Retailers are increasingly looking to deploy Wi-Fi in their stores. They want to provide guest Wi-Fi to their patrons and also want to deploy in-store applications such as wireless POS and printers, wireless kiosks, wireless digital signage, and HQ network access over Wi-Fi. Coupled with these business drivers there is also a wireless PCI compliance requirement to protect credit card transactions. Retailers however face some unique challenges which were hitherto not met by traditional autonomous or controller Wi-Fi solutions. Now cloud managed Wi-Fi has made it quite feasible for them to achieve these goals.
PCI, Retail, WiFi Access, Wireless security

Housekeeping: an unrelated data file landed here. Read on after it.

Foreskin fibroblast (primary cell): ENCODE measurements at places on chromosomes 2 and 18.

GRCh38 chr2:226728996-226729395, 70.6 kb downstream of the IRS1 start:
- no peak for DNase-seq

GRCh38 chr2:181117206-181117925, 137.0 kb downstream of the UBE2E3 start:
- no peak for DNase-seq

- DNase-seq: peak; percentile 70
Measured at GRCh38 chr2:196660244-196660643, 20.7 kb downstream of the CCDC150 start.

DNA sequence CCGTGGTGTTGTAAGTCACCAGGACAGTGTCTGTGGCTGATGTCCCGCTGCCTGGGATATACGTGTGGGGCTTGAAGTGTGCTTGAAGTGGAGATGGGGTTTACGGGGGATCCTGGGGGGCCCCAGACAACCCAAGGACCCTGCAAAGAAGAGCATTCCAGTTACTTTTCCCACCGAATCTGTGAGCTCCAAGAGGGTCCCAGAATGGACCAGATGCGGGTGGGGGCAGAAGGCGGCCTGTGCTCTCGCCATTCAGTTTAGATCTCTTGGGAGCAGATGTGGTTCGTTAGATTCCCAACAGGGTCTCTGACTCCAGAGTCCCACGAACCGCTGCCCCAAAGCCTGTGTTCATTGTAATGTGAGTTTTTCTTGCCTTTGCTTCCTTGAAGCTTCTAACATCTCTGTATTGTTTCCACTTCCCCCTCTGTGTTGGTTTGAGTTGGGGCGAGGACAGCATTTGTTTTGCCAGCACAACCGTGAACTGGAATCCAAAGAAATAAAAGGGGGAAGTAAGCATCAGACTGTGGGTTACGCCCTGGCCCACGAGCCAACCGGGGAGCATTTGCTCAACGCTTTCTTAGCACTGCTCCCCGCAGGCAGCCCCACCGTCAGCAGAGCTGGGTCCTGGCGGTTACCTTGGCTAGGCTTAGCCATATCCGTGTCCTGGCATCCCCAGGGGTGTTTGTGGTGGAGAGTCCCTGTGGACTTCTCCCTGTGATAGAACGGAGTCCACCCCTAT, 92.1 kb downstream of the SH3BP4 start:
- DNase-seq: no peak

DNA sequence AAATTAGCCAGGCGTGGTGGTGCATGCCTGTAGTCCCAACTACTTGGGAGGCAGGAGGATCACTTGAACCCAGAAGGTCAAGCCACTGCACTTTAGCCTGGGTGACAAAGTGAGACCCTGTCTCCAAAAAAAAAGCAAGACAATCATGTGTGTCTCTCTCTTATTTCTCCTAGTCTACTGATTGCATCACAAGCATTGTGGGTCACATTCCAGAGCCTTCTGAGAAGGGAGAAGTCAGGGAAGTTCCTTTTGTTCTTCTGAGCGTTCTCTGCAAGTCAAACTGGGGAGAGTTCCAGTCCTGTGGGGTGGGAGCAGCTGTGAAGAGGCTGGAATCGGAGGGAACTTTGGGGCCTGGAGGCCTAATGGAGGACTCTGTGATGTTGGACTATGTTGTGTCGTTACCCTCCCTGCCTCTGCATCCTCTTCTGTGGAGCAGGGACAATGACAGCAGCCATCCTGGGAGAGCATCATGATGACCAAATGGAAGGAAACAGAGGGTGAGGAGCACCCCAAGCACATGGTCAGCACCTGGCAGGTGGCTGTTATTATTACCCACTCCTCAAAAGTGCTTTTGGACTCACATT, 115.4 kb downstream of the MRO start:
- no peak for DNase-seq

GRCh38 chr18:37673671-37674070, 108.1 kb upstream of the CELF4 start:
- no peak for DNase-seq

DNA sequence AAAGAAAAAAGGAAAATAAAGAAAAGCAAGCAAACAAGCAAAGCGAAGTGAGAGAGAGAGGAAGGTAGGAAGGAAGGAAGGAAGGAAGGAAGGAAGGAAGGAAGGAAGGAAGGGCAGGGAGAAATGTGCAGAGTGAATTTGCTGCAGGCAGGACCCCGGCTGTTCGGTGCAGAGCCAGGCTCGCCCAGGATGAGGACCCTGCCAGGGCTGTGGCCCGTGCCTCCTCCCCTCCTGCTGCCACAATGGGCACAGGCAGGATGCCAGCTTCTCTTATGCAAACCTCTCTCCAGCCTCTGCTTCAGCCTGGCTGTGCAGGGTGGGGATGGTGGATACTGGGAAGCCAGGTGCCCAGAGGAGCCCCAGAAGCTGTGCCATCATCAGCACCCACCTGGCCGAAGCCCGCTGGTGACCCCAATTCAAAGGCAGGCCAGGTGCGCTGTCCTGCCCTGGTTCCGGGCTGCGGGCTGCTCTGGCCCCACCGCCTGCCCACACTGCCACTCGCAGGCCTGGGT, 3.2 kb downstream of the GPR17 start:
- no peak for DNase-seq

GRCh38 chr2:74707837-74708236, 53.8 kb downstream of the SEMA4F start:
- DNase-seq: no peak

What makes network administrators and security professionals tear their hair out – the “cool” employee who is carrying 2 or 3 or more devices and only one of them is actually issued by the company. I admit, I am one of them but not sure how “cool”, just a gadget junkie. There is a lot of advice around these days about how to manage this deluge of personal smart devices entering the enterprise, but I found much of the advice given by Software Advice and CRM Market Analyst, Ashley Furness, very solid in her recent post, “Strategies to Secure Your Enterprise in the New World of BYOD“. Some of it may seem obvious, but, often the obvious is overlooked for just that reason. We all know folks who do not change their password from “admin”. Ashley’s article is a good addition to the body of work out there about the challenges of BYOD in the enterprise. One area which is not mentioned, however, is wireless intrusion prevention (WIPS), which is the natural ally of MDM. With MDM, employees have to have an incentive to get the agent on their devices. WIPS solves that problem. AirTight WIPS as an example protects the network from being accessed by unauthorized devices – those which have credentials but are not an authorized device – by allowing administrators to set up rules which will automatically block unauthorized devices (not just rogue APs) from connecting to the network.